“He hasn’t touched me in years.”
She fought back the tears in saying it. She had learned to live with her husband’s physical and emotional distance, but her heart still longed and needed to be wanted, desired, and touched sexually. What do you do when your husband doesn’t want to have sex with you?
(This is a post specifically written for women. For husbands, check out this article.)
The stereotype of a man pressuring his wife for sex does not apply to every relationship: there are many women who experience just the opposite. Even when a woman is not the one initiating sexual connection, it wounds a woman’s heart when her husband does not demonstrate sexual attraction to her.
The physical intensity and frequency of sexual activity varies greatly in healthy marriages. But if your husband is not regularly initiating sex with you, and is also often unresponsive to your sexual advances, it can leave a hole in your heart. It’s easy to feel unloved, unwanted, and lonely.
I’ve heard from patients, radio callers, blog readers, friends, church acquaintances, and more, about the emptiness, frustration, and isolation women feel who face this in their marriage.
While your husband is completely responsible for his behavior, taking action on your part will be empowering to you. Rather than wallowing in self-pity, or looking outside the marriage for satisfaction, here are five questions to consider if your husband appears to shrink from having sex with you.
What YOU Can Do
1. Does he feel loved by you?
The Number One love need for men is unconditional love, just like it is for women. This is not an excuse for you to blame yourself, but it’s an important question to consider. Some men will shrink back from the risk of asking for sex (and it IS a risk for him) if the emotional temperature between you is chilly. Being assured that you love him makes you more appealing to your husband.
Your part: be sure he knows you love him unconditionally, using HIS love language.
2. Are physical problems affecting his sexuality?
Many medications, some of them common, can decrease a man’s sexual drive and performance. Prostate problems or erectile dysfunction can make sex difficult. A man will shrink from attempting sex if he feels he will not be successful. Decreasing testosterone can dramatically alter a man’s sex drive and abilities. A doctor can investigate any of these potential physical reasons for his sexual difficulties.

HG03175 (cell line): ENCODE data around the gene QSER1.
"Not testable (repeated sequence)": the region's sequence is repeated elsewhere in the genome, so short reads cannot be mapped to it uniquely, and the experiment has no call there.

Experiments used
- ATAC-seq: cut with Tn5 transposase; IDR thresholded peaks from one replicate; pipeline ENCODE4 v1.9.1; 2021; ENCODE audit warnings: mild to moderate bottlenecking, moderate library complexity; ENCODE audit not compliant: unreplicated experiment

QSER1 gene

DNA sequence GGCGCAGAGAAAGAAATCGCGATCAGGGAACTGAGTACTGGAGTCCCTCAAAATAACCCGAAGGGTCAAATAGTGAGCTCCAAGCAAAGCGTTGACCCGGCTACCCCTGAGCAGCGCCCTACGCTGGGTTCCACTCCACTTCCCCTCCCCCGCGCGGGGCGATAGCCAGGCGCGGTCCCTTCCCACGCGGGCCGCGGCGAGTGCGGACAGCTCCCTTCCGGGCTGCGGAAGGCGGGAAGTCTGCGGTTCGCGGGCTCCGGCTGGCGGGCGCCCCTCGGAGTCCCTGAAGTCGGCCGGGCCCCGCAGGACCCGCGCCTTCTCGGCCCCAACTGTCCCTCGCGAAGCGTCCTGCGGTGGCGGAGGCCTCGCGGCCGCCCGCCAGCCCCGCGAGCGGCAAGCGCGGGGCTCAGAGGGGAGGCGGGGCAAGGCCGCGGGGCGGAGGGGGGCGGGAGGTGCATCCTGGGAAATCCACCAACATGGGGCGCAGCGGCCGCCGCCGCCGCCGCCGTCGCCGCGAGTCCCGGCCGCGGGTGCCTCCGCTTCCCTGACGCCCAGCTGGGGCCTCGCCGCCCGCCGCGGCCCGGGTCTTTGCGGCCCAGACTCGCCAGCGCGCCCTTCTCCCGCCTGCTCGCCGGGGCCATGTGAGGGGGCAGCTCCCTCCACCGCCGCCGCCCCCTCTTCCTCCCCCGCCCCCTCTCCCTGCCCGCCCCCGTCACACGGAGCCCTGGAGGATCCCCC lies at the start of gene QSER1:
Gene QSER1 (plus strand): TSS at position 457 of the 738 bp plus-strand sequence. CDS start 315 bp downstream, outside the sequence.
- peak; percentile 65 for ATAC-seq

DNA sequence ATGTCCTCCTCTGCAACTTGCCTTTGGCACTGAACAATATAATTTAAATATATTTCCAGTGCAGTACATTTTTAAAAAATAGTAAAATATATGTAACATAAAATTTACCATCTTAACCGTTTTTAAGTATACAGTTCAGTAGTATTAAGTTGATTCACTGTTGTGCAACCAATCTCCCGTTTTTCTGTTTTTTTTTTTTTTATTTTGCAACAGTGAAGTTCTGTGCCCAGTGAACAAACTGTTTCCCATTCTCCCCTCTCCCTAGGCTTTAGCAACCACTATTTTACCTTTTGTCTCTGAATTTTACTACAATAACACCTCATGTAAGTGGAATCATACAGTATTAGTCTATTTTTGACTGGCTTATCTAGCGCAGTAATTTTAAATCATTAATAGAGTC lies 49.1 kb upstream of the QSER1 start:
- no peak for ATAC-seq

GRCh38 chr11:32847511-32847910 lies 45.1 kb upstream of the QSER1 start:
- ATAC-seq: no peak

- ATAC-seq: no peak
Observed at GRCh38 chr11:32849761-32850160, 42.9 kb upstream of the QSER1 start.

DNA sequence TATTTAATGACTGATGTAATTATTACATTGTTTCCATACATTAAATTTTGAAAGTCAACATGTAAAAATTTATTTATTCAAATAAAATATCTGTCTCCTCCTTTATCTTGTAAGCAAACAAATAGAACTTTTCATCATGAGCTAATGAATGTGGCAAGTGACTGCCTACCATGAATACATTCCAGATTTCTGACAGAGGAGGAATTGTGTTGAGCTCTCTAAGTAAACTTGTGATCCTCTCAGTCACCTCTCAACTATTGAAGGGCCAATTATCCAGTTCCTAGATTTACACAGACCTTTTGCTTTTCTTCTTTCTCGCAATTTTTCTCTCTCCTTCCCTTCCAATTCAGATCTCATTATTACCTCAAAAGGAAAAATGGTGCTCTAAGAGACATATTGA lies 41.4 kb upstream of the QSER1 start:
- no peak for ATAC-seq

Your part: encourage him to see a physician. Offer to go with him: he may or may not want you to.
3. Is he too distracted, worried, depressed, or tired?
Some men’s sexual drive is decreased by the pressure of providing, anxiety over money, overwork, physical exhaustion, a serious loss, etc. There’s a limit to what even a healthy man’s body and mind can carry without affecting the less “necessary” element of sexuality.
Your part: at a time when he can listen, talk with your husband about the burdens he is carrying. Make yourself a safe and caring place for him to work them out.
4. Is he indulging his sexual desires elsewhere?
OUCH!!! That’s not a possibility any woman wants to think about, but it is a reality far too often. If marital infidelity or pornography has invaded your marriage, ignoring it will not make it go away. Pornography in particular robs far too many marriages of the intimacy God intended.
Your part: be honest if you suspect your husband is looking elsewhere for sex. Get some help for yourself: Fight for Love Ministries, or Wives Care groups at BeBroken, are great options. Make a conscious and prayerful decision about what to do next. You are not powerless.
5. Has he felt rejected by you too often?
I am NOT saying that you must say Yes every time your husband asks for sex. But remember, it IS a risk for him to pursue you. If he has gotten the message from you, verbally or nonverbally, that he is unwanted, unwelcome, unclean, or a poor performer, why would he keep trying?
Your part: if you have issues with his hygiene, performance, or other behavior, talk about it at a time when he can hear you, apart from sex. Check your own heart for where you can be welcoming and affirming to him.
Remember, you cannot control your husband. A healthy marriage, including healthy sexuality, is a matter for both husband and wife to continually work on.
You’re NOT a Victim
But you don’t need to feel like a victim. Look honestly at what is going on in your marriage, and then focus on what you DO have control over. You have a great deal of influence, even power, in your relationship.
And lastly, know that God understands your heart. He knows what it’s like to feel lonely and rejected. It’s just possible that He can use you to be the catalyst in bringing healing and stronger connection in your marriage, sexually and otherwise.
Your Turn: How do you respond when your husband is not interested in sex with you? What emotions are most challenging for you? Feel free to leave a comment below.
- You have more power than you think if your husband doesn’t want to have sex with you. Here are 5 questions to consider, and what to do about them. Tweet This.
Are You Talking About Sex?
If all you are saying is “Why aren’t you giving me sex?” you’re missing out on the biggest key to intimacy; communication.
Our Guide to Healthy Communication in Marriage provides some powerful and practical keys to talking about what’s hard to talk about, including intimacy. Following this guide is certain to help your husband want to come closer to you.
And the bonus material you’ll receive immediately when you purchase the book includes tip sheets on talking about specific difficult topics. One of them is Talking About Sex.